More Than The Team Can Handle

Anton Chavukin at Gartner has a recent post about security monitoring on the Garter blog.  I don’t have access to Gartner papers anymore, but he published a couple key quotes.

The first was about layering controls.  I think most leadership groups understand that at this point.  It has been a while since I’ve heard of anyone thinking a single control is sufficient to stop 100% of all security threats.

The remaining quotes all seem focused around poorly responding to a security incident(s).

Clients often approach security monitoring from a specific driver, rather than from a larger perspective. This is no surprise, because they are generally trying to address a specific regulation, risk pain point or deal with an incident that just happened, and focus on what is the best and most cost-effective solution for that alone. But this path is dangerous, because it can lead to leaving large gaps in some areas and overspending in others — in part due to a focus on differences, rather than commonalities, in threats and attacks.

Do not buy more monitoring than you need — or can handle. Automated monitoring and response systems can be deployed widely, but many require investment in time and expertise. […] Gartner research consistently demonstrates that organizations procure much more security control functionality than they can absorb, deploy or and operationalize (this challenge applies to all controls but is rampant for SIEM and DLP, in particular).

How do you handle that?  If the business unit is behaving 100% reactionary and wanting to over reach the organization limitations, what do you do?  From my experience, it is typically the security person/people battling the business, the resellers, the vendors, and the outside consulting.  You can try your best to make positive of the situation given the available resources, but:

  • Management is assuming they have a fully polished security posture.  A lot of money was spent on the fancy SIEM or DLP solution.  The consultants, resellers, and the vendors are all claiming the security team has extremely powerful tools to do extremely advanced security work.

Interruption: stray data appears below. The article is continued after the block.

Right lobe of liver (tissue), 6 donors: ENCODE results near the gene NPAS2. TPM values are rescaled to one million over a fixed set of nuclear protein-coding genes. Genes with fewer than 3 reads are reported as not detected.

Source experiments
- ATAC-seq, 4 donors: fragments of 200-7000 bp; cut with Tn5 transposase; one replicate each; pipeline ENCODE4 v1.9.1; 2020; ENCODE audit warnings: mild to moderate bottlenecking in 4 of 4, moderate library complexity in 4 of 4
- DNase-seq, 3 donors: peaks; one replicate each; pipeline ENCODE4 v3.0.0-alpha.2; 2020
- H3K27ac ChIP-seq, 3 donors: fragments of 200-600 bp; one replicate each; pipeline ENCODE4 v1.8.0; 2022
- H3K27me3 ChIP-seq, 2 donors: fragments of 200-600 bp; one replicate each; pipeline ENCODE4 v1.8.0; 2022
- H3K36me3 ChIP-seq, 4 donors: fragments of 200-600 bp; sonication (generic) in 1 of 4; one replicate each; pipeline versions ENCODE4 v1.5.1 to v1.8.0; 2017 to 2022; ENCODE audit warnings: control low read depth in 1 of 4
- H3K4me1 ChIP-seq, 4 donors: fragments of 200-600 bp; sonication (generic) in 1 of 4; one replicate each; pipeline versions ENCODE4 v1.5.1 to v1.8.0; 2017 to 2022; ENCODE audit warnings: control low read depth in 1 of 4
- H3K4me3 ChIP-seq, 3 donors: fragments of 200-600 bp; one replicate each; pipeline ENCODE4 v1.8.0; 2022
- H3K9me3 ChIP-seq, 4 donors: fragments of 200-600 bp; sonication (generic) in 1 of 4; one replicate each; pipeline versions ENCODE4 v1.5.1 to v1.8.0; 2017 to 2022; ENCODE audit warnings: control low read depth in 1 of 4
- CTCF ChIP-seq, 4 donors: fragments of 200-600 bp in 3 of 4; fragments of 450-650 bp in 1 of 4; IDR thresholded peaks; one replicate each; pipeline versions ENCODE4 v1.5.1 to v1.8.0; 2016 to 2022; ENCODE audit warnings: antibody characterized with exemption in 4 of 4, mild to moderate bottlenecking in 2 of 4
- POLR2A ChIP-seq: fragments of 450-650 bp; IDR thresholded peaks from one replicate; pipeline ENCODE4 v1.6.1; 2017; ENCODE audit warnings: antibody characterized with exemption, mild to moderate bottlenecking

• There will be another incident in the future.  There will be information in the logs in the fancy SIEM or DLP solution.  Is this new environment not configured to alert or generating more alerts than the team can handle?  In either case, the root cause is going to include that the information was available in the tool.
  • What happens to the morale of the security team?  They either have a product they don’t have time to properly manage or they don’t have time to respond to alerts.  Either situation is going to dramatically increase burnout of the team members.

Security Summer Camp 2014

This was an interesting Security Summer Camp.

I stayed at the Tuscany the entire week.  I can not stress how awesome the Tuscany is.  You’re right there for BSidesLV and then you have the shuttle that runs during DEF CON.  It is amazing.  The Las Vegas Strip is only a half mile walk as well.  The change of venue for DEF CON next year will make the Tuscany an even more attractive venue.

I really liked the DEF CON badge this year.  It is much nicer than the DEF CON 20 badge.  I don’t care for the Egyptian theme from DEF CON 20.  Of DEF CON badges though, 21 is still my favorite.  The playing card design on a circuit board is just awesome.  The DEF CON 20 badge is my favorite of any conference.

The BSidesLV badge from this year is also pretty cool.  I like the poker chip design.  It is way better than the chunk of metal from 2013.

Of swag, I planned to buy a copy of Adam Shostack’s book on Threat Modeling.  Given that he is being accused of rape, I decided to hold off.  I’d think that if I were accused of a crime, I’d at least offer some sort of response.  The silence is strange.

The BSidesLV pool parties were my favorite evening festivities.  I didn’t bother attending any Black Hat parties this year.  The pool party at the Tuscany was awesome.  theSummit benefit was fun, but BSidesLV beat them.  I wanted to participate in Bloodkode again this year, but I had the sniffles and was disqualified from giving blood.  I did finally participate in Be The Match though.

I enjoyed Jessy Irwin talk on education security at BSidesLV.  I’m use to the issues with manufacturing and patching.  You have to wait for downturns of processes for industrial control equipment.  It’s life.  I never considered that IT professionals in education have similar restrictions.  Patching has to be done during breaks and Apple’s release in September is amazingly inconvenient.

CustoDiet by Quadling and company seems like a nice idea for a tool.  I’d love for a platform for being able to provide security to my family networks.  Hopefully it is a successful project.